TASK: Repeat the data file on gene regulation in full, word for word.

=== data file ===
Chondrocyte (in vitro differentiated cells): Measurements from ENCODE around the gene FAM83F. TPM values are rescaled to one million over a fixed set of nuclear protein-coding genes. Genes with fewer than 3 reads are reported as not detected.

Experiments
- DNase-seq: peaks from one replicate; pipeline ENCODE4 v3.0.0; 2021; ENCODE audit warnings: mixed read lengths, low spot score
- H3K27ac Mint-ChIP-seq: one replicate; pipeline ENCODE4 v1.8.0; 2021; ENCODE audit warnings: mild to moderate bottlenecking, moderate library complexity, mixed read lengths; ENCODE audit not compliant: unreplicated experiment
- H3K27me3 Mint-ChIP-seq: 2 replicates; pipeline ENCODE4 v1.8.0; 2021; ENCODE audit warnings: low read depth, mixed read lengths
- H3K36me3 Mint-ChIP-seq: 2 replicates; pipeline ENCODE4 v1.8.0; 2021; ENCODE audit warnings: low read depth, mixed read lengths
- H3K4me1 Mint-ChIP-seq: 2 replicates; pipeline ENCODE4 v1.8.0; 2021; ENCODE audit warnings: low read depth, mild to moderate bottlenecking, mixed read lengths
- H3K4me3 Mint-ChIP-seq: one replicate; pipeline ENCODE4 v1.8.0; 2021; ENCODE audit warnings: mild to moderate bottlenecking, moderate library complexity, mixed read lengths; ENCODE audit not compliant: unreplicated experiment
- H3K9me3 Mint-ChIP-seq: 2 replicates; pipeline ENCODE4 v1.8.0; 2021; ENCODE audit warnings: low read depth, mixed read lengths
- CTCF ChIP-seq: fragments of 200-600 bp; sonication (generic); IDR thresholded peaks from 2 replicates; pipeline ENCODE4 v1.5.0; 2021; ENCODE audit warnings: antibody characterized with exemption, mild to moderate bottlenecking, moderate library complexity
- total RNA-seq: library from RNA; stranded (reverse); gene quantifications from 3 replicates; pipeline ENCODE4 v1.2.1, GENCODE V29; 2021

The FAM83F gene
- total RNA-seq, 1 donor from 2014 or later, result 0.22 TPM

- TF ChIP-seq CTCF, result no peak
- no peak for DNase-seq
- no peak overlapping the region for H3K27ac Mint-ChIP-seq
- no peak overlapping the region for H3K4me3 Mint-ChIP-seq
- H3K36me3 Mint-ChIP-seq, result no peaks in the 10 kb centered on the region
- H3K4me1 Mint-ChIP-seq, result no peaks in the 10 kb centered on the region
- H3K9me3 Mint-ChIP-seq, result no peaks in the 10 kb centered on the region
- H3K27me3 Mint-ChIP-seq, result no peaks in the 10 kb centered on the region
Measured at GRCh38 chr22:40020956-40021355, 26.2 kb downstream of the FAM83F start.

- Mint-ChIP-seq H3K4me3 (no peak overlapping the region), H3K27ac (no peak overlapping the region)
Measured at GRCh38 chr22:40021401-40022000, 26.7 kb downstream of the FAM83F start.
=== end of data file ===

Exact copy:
Chondrocyte (in vitro differentiated cells): Measurements from ENCODE around the gene FAM83F. TPM values are rescaled to one million over a fixed set of nuclear protein-coding genes. Genes with fewer than 3 reads are reported as not detected.

Experiments
- DNase-seq: peaks from one replicate; pipeline ENCODE4 v3.0.0; 2021; ENCODE audit warnings: mixed read lengths, low spot score
- H3K27ac Mint-ChIP-seq: one replicate; pipeline ENCODE4 v1.8.0; 2021; ENCODE audit warnings: mild to moderate bottlenecking, moderate library complexity, mixed read lengths; ENCODE audit not compliant: unreplicated experiment
- H3K27me3 Mint-ChIP-seq: 2 replicates; pipeline ENCODE4 v1.8.0; 2021; ENCODE audit warnings: low read depth, mixed read lengths
- H3K36me3 Mint-ChIP-seq: 2 replicates; pipeline ENCODE4 v1.8.0; 2021; ENCODE audit warnings: low read depth, mixed read lengths
- H3K4me1 Mint-ChIP-seq: 2 replicates; pipeline ENCODE4 v1.8.0; 2021; ENCODE audit warnings: low read depth, mild to moderate bottlenecking, mixed read lengths
- H3K4me3 Mint-ChIP-seq: one replicate; pipeline ENCODE4 v1.8.0; 2021; ENCODE audit warnings: mild to moderate bottlenecking, moderate library complexity, mixed read lengths; ENCODE audit not compliant: unreplicated experiment
- H3K9me3 Mint-ChIP-seq: 2 replicates; pipeline ENCODE4 v1.8.0; 2021; ENCODE audit warnings: low read depth, mixed read lengths
- CTCF ChIP-seq: fragments of 200-600 bp; sonication (generic); IDR thresholded peaks from 2 replicates; pipeline ENCODE4 v1.5.0; 2021; ENCODE audit warnings: antibody characterized with exemption, mild to moderate bottlenecking, moderate library complexity
- total RNA-seq: library from RNA; stranded (reverse); gene quantifications from 3 replicates; pipeline ENCODE4 v1.2.1, GENCODE V29; 2021

The FAM83F gene
- total RNA-seq, 1 donor from 2014 or later, result 0.22 TPM

- TF ChIP-seq CTCF, result no peak
- no peak for DNase-seq
- no peak overlapping the region for H3K27ac Mint-ChIP-seq
- no peak overlapping the region for H3K4me3 Mint-ChIP-seq
- H3K36me3 Mint-ChIP-seq, result no peaks in the 10 kb centered on the region
- H3K4me1 Mint-ChIP-seq, result no peaks in the 10 kb centered on the region
- H3K9me3 Mint-ChIP-seq, result no peaks in the 10 kb centered on the region
- H3K27me3 Mint-ChIP-seq, result no peaks in the 10 kb centered on the region
Measured at GRCh38 chr22:40020956-40021355, 26.2 kb downstream of the FAM83F start.

- Mint-ChIP-seq H3K4me3 (no peak overlapping the region), H3K27ac (no peak overlapping the region)
Measured at GRCh38 chr22:40021401-40022000, 26.7 kb downstream of the FAM83F start.